Oi will start talks to restructure $14.3 billion of bonds as early as Monday, sources familiar with the situation said, pitting some of the world's biggest investors against each other as Brazil's most-indebted phone carrier fights for its survival.
According to a first source, Oi and adviser PJT Partners Inc will sit down with a group of about 25 bondholders including Pacific Investment Management Co, BlackRock and Citadel. Moelis & Co is advising the group, which may sign non-disclosure agreements to enter talks and have access to the restructuring proposal, the source added.
Oi wants to negotiate with bondholders who "care about the company's future," said a second source, who requested anonymity to speak freely about the plan.
The decision to kick off talks with the Moelis-advised group leaves unclear how, or whether, Oi will negotiate with other creditors such as hedge funds that have bought credit default swaps linked to Oi's bonds.
Oi's restructuring would be Latin America's second-biggest ever, behind a $15 billion debt overhaul by Mexican cement maker Cemex SAB in 2009, data compiled by Thomson Reuters showed. The Oi deal would also dwarf the $5.2 billion restructuring of former billionaire Eike Batista's OGX Petróleo e Gás SA two years ago, heretofore the largest such deal in the country.
At stake is the fate of Oi, the byproduct of a state-sponsored merger eight years ago and the only Brazilian carrier controlled by domestic capital.
Some shareholders see a restructuring facilitating a potential takeover of Oi, which they say could help narrow the gap with rivals controlled by Spain's Telefónica and Mexican billionaire Carlos Slim's América Móvil.
"Different investors could embrace different strategies, making this situation like a four-player chess game in which you won't understand anybody's strategy until the very last minute," said Paolo Gorgó, an Italy-based investor who analyzes distressed debt and turnaround cases for several newsletters.
Both Oi and New York-based PJT declined to comment on the process. Oi hired PJT in February to oversee the restructuring.
A disparate base of creditors, the multiple currencies of issuance and a complex debt structure in which liabilities from several units are consolidated at the holding company level may make a quick resolution hard, said Francisco Velasco, a fixed-income analyst with Exotix Partners.
With the widespread notion that Oi's equity is worthless, debt holders may seek to thwart any deal aiming to protect shareholders, analysts at Nomura International and Jefferies recently said.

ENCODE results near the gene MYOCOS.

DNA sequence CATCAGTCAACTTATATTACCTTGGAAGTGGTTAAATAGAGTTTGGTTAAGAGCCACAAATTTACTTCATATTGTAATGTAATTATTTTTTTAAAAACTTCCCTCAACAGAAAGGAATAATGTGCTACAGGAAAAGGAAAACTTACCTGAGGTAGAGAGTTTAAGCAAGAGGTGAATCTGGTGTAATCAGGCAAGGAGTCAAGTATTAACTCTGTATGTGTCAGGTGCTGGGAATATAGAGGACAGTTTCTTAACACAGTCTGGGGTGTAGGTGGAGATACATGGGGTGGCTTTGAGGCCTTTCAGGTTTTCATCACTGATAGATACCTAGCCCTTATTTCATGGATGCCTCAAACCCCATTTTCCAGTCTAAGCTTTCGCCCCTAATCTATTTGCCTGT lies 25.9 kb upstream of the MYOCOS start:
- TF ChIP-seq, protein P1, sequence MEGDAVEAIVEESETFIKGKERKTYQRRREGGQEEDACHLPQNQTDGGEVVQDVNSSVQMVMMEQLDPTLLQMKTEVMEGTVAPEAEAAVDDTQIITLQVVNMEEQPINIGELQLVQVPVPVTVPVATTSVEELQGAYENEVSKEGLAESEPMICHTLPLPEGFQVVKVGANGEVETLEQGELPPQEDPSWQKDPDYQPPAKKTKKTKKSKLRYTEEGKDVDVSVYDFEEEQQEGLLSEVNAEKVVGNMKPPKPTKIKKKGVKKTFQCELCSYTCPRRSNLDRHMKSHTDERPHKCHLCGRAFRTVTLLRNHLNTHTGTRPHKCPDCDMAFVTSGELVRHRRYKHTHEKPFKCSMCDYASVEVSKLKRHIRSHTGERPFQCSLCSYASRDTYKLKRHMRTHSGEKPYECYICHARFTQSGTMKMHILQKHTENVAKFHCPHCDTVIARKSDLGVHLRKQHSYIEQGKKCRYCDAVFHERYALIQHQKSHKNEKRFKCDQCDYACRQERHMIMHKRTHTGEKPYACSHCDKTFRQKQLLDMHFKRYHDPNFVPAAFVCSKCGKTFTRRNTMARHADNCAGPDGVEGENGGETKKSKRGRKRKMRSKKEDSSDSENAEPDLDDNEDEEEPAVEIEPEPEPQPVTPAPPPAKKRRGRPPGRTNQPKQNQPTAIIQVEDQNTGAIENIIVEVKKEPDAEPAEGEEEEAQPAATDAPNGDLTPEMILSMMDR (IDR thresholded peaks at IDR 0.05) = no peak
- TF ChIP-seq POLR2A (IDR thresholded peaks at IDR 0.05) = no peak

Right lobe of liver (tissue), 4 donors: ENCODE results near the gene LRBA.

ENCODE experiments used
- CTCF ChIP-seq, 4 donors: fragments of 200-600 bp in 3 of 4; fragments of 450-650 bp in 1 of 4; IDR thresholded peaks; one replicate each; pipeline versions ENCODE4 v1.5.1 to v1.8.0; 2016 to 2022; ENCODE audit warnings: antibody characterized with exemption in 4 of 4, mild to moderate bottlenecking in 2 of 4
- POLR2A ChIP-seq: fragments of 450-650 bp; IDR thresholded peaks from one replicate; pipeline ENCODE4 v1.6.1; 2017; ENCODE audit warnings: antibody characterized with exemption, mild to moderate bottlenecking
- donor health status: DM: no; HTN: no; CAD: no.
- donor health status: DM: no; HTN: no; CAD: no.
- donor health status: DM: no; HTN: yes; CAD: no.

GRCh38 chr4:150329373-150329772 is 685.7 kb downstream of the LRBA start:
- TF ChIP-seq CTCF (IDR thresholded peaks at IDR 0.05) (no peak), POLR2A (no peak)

Negotiations "will not be easy as there is the potential for high inter-creditor conflict, with different types of creditors looking to make the most for themselves, for which the process could be extended in time," he said in an interview.
At 54.9 billion reais ($15.4 billion), Oi's gross debt looks unsustainable at this point, with almost half of it maturing by the end of 2017. Debt-servicing also poses a challenge for Oi, whose debt is 75 percent denominated in currencies other than the Brazilian real, which fell 16 percent against the U.S. dollar over the past two years.
Oi has almost 200 different bondholders spanning from Brazil and the United States to Switzerland and Chile. About ten bond firms who did not join the Moelis-advised group have hired Houlihan Lokey to form their own, a source familiar with the matter told Reuters last week.
Creditors whose positions in credit swaps surpass their bondholdings by a large margin have an incentive to disrupt talks or trigger events that could force Oi into a default, Gorgó and other analysts said.
According to the sources, the amount of net notional positions on Oi's CDS is around $1 billion. Some creditors identified billionaire Paul Singer's Elliot Management Corp, the fund that recently won a $4.7 billion, 13-year defaulted debt battle with Argentina, as one buyer of Oi's CDS.
A spokesman for New York-based Elliot declined to comment.
Bloomberg News, citing unnamed sources, reported last week that Oi feared that some bondholders who bought CDS were trying to push it into default. The company's lawyers were looking for ways to offset the actions of those investors, the report said.
Other elements could also turn negotiations even more protracted, bondholders and analysts said.
Brazil's harshest recession in a century, and a political crisis that has delayed a long-sought overhaul in industry rules that could eventually favor Oi, may discourage bondholders from giving the company further breathing room.
The revamped laws could significantly reduce Oi's mandatory capital spending in fixed-line telephony. Oi, Brazil's No. 4 wireless phone carrier, also has the largest fixed-line network that loses money on a regular basis.